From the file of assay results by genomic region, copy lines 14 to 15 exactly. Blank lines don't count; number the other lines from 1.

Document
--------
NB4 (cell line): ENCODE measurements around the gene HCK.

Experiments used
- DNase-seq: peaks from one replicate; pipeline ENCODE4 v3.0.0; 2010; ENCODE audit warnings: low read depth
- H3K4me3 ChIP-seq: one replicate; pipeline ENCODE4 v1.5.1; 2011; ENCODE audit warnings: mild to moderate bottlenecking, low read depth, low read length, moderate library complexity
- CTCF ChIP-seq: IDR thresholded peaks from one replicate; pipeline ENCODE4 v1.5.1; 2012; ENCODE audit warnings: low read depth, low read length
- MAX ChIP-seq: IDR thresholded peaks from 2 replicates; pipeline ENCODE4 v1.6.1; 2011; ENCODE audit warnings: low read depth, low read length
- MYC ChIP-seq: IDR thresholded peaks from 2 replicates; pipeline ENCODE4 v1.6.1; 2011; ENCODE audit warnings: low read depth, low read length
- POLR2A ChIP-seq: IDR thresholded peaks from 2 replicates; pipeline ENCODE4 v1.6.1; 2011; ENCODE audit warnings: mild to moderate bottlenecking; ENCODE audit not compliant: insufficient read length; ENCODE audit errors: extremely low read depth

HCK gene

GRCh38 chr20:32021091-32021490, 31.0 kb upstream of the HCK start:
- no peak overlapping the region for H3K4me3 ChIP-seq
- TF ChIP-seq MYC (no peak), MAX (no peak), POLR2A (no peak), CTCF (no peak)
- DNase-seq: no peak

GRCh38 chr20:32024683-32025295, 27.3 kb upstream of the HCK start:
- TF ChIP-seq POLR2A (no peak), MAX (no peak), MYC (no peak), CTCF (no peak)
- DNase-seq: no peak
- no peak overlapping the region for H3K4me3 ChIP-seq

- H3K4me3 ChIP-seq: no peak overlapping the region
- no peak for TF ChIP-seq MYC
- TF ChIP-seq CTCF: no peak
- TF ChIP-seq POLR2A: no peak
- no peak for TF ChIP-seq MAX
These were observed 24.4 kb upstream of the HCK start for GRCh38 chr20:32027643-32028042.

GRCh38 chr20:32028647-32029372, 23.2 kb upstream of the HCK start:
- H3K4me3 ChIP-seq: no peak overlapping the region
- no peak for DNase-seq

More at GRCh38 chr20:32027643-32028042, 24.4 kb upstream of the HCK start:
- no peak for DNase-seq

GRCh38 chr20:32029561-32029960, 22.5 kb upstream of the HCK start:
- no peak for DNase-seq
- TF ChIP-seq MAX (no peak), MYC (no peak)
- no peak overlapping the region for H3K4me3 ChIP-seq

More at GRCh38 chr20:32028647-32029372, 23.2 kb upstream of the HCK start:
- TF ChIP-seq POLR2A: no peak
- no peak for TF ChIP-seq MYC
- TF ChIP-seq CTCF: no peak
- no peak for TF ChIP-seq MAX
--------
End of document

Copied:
GRCh38 chr20:32024683-32025295, 27.3 kb upstream of the HCK start:
- TF ChIP-seq POLR2A (no peak), MAX (no peak), MYC (no peak), CTCF (no peak)